It seems like an early settler named Sierra Nevada would be well known around these parts, but the opposite is true. Few have heard of her.
Born in1854 in Nevada City, Sierra was four years old when her parents, John and Mehitable Phillips, decided to become inn-keepers. The little family moved to a property about two and a half miles from Echo Summit, and there, they built a two-story hotel along with five barns, establishing Phillips Station. The Station catered to everyone using the popular, heavily traveled Bonanza Road between Placerville and Virginia City.
Vade, as she was called, grew up in the family business, and the skills she learned working with her parents at the station served her well all her life. A grown-up Vade married Lake Tahoe steamboat captain, A. W. Clark, and gave birth to a daughter, Mehitable Jane Clark in 1879. When Vade was widowed, the lessons learned from Phillips Station proved their worth.
At the end of 1888, Vade paid George Hunsaker $5,500.00 in gold coins to become the new owner of 40 acres of land at Rubicon Springs. The hard working, and surely hard driving, Vade, built the 16 bedroom Rubicon Mineral Springs Hotel and Resort. The hotel was known for its elegant parlor. Vade served her discerning guests three meals a day, complimented by white linen tablecloths and polished silver.
Vade also established the Rubicon Flyer. Four horses pulled a six-passenger coach the nine miles from McKinney on Tahoe’s shore to the hotel. Lasting two and a half hours, the trip was described as hair raising. Adding injury to insult, the buttons on the coach’s supposedly comfortable seat cushions were labeled bun-busters.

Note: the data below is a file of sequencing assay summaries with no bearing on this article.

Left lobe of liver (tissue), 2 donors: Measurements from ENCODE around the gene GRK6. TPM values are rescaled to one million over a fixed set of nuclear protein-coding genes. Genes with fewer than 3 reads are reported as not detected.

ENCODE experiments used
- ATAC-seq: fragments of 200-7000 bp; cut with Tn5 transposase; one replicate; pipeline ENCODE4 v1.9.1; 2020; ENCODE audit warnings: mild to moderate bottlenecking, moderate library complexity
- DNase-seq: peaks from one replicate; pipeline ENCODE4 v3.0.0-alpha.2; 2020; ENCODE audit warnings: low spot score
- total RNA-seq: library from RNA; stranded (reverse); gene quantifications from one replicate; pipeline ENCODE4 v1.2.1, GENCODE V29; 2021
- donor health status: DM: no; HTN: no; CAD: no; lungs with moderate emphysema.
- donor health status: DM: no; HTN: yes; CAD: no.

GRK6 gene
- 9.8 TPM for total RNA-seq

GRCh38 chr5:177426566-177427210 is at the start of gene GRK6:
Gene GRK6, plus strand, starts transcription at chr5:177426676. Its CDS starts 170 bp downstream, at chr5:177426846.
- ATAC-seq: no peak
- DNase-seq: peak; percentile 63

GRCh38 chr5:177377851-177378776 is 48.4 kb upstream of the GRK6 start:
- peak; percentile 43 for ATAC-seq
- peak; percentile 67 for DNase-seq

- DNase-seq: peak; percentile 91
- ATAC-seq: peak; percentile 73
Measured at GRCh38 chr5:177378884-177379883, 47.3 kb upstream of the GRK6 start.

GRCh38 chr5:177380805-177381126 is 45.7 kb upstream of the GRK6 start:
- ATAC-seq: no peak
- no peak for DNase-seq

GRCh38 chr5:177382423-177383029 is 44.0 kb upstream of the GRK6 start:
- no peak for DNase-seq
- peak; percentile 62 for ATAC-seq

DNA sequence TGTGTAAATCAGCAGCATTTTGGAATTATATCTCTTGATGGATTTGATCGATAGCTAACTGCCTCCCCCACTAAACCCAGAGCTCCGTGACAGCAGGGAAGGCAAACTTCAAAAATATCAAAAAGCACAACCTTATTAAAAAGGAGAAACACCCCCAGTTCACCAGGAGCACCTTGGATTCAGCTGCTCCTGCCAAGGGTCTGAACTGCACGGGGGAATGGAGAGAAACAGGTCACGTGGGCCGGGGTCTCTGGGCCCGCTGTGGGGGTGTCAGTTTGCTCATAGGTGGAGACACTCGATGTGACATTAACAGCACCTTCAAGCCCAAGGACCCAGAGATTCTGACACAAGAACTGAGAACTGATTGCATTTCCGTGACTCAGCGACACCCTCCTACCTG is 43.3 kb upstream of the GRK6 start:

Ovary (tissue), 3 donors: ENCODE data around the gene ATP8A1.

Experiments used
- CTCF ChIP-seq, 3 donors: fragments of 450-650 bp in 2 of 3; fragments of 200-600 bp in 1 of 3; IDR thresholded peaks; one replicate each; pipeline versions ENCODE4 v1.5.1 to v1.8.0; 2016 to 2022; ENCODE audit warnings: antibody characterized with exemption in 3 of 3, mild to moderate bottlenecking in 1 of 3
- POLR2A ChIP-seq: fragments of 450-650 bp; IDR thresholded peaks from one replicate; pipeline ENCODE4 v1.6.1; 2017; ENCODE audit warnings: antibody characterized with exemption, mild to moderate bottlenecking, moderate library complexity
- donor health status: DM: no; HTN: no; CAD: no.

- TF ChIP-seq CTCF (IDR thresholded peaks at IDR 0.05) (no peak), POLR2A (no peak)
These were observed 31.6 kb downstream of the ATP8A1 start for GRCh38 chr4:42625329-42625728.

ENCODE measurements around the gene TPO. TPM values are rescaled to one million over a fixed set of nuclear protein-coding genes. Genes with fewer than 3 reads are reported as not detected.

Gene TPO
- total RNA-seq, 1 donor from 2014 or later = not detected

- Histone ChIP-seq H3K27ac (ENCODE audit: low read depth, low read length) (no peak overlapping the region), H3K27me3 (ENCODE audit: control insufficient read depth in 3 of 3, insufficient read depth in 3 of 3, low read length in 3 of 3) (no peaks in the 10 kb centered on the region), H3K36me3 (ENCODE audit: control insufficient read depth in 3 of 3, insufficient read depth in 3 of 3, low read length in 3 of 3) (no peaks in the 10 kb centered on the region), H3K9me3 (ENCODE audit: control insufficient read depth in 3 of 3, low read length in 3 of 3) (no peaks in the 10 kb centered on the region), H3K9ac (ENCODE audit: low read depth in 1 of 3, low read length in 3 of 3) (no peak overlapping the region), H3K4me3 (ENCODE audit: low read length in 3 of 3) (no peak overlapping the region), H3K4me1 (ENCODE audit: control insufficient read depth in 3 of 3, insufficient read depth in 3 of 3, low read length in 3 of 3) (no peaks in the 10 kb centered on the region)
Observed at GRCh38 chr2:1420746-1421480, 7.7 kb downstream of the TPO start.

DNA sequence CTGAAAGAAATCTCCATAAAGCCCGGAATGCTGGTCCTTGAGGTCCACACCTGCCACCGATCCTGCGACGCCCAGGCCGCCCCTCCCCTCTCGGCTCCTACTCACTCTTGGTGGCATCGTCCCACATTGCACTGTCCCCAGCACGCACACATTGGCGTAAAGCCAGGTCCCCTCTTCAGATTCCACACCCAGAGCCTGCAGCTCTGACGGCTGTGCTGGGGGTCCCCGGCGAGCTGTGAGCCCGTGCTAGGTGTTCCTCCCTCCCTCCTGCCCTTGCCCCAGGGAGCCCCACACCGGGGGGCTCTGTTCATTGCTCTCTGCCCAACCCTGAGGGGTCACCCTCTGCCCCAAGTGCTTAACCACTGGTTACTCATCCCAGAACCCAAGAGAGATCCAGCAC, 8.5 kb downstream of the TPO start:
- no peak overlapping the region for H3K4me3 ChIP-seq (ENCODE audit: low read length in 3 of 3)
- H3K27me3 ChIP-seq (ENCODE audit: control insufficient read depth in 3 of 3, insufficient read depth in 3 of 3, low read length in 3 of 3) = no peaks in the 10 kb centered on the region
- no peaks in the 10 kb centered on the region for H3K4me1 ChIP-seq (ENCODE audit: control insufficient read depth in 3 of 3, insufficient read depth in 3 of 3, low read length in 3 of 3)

About seven years after buying the Rubicon property, Vade sold it back to Hunsaker for $3,800 in gold coin. After that, she continued to own and to manage resorts around Lake Tahoe.
In 1897, Vade married again, to 20 year old James Bryson. Two years later, Vade’s second daughter, Alice Elaine Bryson, was born.
Vade inherited the run-down Phillips Station in 1909. She renovated the old station, adding cabins, a store and a campground. Thereafter, Vade and her family closed the station every fall, and made their winter home in Placerville. In spring the family transported loads of supplies to Phillips, reopening for the summer.
A setback occurred in October of 1911. Just before Phillips Station closed for the winter, a fire started in the kitchen. The family escaped unharmed, but a considerable amount of their currency was lost in the fire. Vade was held in such regard that the citizens of Placerville raised $300.00 for the family’s winter expenses.
By September of 1912, Vade had not only rebuilt, but had succeeded in getting a post office established at Phillips. The post office was named Vade in honor of its first postmaster.
Sierra Nevada Vade Phillips Clark Bryson died on May 21, 1921. She left two daughters, five grandchildren, a widower, and 320 acres of property. Eight years later, the great depression closed Phillips Station for good.
Many years passed before the property was sold, and the Pow-Wow Restaurant and Gas Station opened. Their new sign along highway 50 jokingly read, “Eat at Pow Wow’s and Get Gas.” It’s likely Vade would have found that slogan more annoying than amusing.